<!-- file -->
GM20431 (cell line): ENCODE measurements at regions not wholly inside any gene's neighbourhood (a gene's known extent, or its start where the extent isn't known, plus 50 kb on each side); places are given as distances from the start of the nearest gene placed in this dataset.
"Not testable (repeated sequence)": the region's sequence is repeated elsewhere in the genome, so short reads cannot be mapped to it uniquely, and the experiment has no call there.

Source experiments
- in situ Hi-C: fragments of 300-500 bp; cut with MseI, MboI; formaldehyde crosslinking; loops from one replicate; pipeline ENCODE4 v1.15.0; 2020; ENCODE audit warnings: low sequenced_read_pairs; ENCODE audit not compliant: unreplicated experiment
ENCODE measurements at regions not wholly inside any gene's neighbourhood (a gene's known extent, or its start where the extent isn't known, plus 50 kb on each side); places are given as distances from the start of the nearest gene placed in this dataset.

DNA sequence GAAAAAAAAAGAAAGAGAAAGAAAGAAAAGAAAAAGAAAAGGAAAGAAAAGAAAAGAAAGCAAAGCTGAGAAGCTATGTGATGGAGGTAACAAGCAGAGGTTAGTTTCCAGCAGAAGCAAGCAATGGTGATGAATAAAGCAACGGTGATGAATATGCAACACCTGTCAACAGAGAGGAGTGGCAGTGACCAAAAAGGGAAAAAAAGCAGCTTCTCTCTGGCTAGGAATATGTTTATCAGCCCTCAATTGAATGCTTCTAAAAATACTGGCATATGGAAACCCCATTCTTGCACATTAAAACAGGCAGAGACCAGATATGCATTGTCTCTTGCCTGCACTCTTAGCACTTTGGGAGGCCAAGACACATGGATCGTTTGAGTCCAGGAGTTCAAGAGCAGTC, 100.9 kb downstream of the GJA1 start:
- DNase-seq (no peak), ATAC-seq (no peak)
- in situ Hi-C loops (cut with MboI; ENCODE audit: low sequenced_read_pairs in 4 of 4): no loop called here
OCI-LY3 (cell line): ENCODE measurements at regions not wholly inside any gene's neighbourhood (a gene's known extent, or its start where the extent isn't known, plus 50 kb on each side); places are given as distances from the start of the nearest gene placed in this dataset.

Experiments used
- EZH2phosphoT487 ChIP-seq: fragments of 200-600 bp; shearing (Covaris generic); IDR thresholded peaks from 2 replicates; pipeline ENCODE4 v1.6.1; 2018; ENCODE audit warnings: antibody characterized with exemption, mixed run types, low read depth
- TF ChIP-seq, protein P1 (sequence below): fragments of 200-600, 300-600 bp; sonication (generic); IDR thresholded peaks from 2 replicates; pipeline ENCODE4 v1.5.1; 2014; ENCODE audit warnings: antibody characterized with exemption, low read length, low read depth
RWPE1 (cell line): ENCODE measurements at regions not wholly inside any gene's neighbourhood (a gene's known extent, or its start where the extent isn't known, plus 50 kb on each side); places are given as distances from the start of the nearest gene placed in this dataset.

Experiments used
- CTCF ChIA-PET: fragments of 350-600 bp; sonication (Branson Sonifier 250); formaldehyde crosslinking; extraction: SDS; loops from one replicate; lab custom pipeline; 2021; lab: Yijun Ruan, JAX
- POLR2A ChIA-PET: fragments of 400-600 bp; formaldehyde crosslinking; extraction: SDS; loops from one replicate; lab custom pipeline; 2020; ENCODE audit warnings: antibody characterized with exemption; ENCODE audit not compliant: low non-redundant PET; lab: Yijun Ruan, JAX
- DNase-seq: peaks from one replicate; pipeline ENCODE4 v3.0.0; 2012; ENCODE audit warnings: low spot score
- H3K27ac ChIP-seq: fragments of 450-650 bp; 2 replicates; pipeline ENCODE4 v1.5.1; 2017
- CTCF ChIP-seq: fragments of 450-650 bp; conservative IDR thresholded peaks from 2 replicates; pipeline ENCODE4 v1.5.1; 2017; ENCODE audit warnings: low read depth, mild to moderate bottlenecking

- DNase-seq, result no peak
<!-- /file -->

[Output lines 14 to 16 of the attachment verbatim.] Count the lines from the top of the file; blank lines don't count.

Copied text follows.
Experiments used
- CTCF ChIA-PET: fragments of 350-600 bp; sonication (Branson Sonifier 250); formaldehyde crosslinking; extraction: SDS; loops from one replicate; lab custom pipeline; 2021; lab: Yijun Ruan, JAX
- POLR2A ChIA-PET: fragments of 400-600 bp; formaldehyde crosslinking; extraction: SDS; loops from one replicate; lab custom pipeline; 2020; ENCODE audit warnings: antibody characterized with exemption; ENCODE audit not compliant: low non-redundant PET; lab: Yijun Ruan, JAX